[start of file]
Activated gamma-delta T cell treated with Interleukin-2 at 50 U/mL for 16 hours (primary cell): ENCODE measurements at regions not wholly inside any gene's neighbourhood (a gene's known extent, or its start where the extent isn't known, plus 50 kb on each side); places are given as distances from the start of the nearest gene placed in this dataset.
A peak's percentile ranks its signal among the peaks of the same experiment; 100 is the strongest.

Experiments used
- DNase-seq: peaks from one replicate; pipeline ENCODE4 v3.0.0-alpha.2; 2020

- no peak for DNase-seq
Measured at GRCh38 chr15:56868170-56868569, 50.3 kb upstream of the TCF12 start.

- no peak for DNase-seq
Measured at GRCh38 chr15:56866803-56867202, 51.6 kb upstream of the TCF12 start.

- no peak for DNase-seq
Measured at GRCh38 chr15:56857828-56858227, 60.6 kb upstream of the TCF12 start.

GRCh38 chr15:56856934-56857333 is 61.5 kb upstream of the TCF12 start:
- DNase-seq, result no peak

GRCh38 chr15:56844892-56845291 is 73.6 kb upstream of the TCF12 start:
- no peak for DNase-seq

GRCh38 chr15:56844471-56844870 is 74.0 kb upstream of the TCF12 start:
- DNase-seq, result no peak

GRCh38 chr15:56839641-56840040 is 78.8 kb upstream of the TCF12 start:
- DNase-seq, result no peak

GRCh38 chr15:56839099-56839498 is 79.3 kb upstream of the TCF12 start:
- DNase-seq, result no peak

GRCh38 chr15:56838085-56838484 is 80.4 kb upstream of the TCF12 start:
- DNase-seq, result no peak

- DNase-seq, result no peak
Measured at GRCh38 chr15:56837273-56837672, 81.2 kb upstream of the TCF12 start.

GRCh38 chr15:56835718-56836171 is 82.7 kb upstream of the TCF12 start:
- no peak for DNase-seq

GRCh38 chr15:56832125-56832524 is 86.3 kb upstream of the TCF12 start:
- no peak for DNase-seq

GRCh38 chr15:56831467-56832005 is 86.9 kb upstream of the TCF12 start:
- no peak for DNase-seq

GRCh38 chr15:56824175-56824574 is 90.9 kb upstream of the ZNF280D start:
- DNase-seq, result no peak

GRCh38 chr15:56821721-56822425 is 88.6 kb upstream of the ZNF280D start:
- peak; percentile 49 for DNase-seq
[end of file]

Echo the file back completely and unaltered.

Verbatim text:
Activated gamma-delta T cell treated with Interleukin-2 at 50 U/mL for 16 hours (primary cell): ENCODE measurements at regions not wholly inside any gene's neighbourhood (a gene's known extent, or its start where the extent isn't known, plus 50 kb on each side); places are given as distances from the start of the nearest gene placed in this dataset.
A peak's percentile ranks its signal among the peaks of the same experiment; 100 is the strongest.

Experiments used
- DNase-seq: peaks from one replicate; pipeline ENCODE4 v3.0.0-alpha.2; 2020

- no peak for DNase-seq
Measured at GRCh38 chr15:56868170-56868569, 50.3 kb upstream of the TCF12 start.

- no peak for DNase-seq
Measured at GRCh38 chr15:56866803-56867202, 51.6 kb upstream of the TCF12 start.

- no peak for DNase-seq
Measured at GRCh38 chr15:56857828-56858227, 60.6 kb upstream of the TCF12 start.

GRCh38 chr15:56856934-56857333 is 61.5 kb upstream of the TCF12 start:
- DNase-seq, result no peak

GRCh38 chr15:56844892-56845291 is 73.6 kb upstream of the TCF12 start:
- no peak for DNase-seq

GRCh38 chr15:56844471-56844870 is 74.0 kb upstream of the TCF12 start:
- DNase-seq, result no peak

GRCh38 chr15:56839641-56840040 is 78.8 kb upstream of the TCF12 start:
- DNase-seq, result no peak

GRCh38 chr15:56839099-56839498 is 79.3 kb upstream of the TCF12 start:
- DNase-seq, result no peak

GRCh38 chr15:56838085-56838484 is 80.4 kb upstream of the TCF12 start:
- DNase-seq, result no peak

- DNase-seq, result no peak
Measured at GRCh38 chr15:56837273-56837672, 81.2 kb upstream of the TCF12 start.

GRCh38 chr15:56835718-56836171 is 82.7 kb upstream of the TCF12 start:
- no peak for DNase-seq

GRCh38 chr15:56832125-56832524 is 86.3 kb upstream of the TCF12 start:
- no peak for DNase-seq

GRCh38 chr15:56831467-56832005 is 86.9 kb upstream of the TCF12 start:
- no peak for DNase-seq

GRCh38 chr15:56824175-56824574 is 90.9 kb upstream of the ZNF280D start:
- DNase-seq, result no peak

GRCh38 chr15:56821721-56822425 is 88.6 kb upstream of the ZNF280D start:
- peak; percentile 49 for DNase-seq